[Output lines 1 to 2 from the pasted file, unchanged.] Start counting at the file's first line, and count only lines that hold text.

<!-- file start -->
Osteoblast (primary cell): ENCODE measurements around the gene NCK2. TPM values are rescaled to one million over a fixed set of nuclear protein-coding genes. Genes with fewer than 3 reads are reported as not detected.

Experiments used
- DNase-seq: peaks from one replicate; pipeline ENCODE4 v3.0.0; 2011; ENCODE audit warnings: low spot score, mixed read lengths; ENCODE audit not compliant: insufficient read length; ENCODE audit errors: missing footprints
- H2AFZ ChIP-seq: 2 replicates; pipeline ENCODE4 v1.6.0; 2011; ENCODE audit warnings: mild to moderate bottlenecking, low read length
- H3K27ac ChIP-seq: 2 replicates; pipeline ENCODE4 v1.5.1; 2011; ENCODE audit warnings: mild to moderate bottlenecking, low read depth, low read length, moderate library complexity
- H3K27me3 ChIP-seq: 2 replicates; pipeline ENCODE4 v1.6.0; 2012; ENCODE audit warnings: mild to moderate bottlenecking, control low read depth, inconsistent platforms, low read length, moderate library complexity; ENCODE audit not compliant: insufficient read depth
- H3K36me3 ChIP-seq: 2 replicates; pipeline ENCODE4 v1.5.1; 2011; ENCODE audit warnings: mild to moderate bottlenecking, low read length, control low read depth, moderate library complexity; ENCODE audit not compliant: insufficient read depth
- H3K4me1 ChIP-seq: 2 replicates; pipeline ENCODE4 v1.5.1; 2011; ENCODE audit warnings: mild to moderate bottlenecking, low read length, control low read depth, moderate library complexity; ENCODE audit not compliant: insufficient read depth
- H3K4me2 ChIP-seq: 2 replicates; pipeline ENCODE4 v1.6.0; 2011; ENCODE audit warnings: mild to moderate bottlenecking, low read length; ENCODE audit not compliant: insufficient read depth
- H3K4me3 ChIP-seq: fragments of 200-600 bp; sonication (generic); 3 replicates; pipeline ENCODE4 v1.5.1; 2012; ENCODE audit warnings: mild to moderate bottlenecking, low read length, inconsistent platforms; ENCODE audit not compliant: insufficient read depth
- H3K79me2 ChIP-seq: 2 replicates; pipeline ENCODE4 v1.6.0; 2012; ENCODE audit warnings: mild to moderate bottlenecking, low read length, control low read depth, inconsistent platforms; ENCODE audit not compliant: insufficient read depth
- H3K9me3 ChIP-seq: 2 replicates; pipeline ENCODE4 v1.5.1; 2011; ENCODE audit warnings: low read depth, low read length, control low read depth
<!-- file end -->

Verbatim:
Osteoblast (primary cell): ENCODE measurements around the gene NCK2. TPM values are rescaled to one million over a fixed set of nuclear protein-coding genes. Genes with fewer than 3 reads are reported as not detected.

Experiments used